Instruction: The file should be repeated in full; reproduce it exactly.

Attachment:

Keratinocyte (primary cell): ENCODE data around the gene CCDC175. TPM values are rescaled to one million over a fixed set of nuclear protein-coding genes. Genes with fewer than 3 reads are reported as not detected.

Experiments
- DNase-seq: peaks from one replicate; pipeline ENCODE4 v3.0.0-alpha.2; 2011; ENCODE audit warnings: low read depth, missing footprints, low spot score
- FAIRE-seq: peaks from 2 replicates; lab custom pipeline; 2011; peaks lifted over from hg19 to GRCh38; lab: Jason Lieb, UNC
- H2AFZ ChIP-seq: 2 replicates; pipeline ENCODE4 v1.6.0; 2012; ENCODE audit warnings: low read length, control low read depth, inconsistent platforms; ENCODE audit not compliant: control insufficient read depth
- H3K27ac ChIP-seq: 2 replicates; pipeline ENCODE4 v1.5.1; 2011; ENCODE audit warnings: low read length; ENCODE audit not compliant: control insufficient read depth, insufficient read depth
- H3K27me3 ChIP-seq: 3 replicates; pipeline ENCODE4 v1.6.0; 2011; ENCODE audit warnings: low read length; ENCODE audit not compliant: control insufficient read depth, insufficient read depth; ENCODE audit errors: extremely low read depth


Keratinocyte (primary cell): ENCODE data around the gene CCDC175. TPM values are rescaled to one million over a fixed set of nuclear protein-coding genes. Genes with fewer than 3 reads are reported as not detected.

Experiments
- DNase-seq: peaks from one replicate; pipeline ENCODE4 v3.0.0-alpha.2; 2011; ENCODE audit warnings: low read depth, missing footprints, low spot score
- FAIRE-seq: peaks from 2 replicates; lab custom pipeline; 2011; peaks lifted over from hg19 to GRCh38; lab: Jason Lieb, UNC
- H2AFZ ChIP-seq: 2 replicates; pipeline ENCODE4 v1.6.0; 2012; ENCODE audit warnings: low read length, control low read depth, inconsistent platforms; ENCODE audit not compliant: control insufficient read depth
- H3K27ac ChIP-seq: 2 replicates; pipeline ENCODE4 v1.5.1; 2011; ENCODE audit warnings: low read length; ENCODE audit not compliant: control insufficient read depth, insufficient read depth
- H3K27me3 ChIP-seq: 3 replicates; pipeline ENCODE4 v1.6.0; 2011; ENCODE audit warnings: low read length; ENCODE audit not compliant: control insufficient read depth, insufficient read depth; ENCODE audit errors: extremely low read depth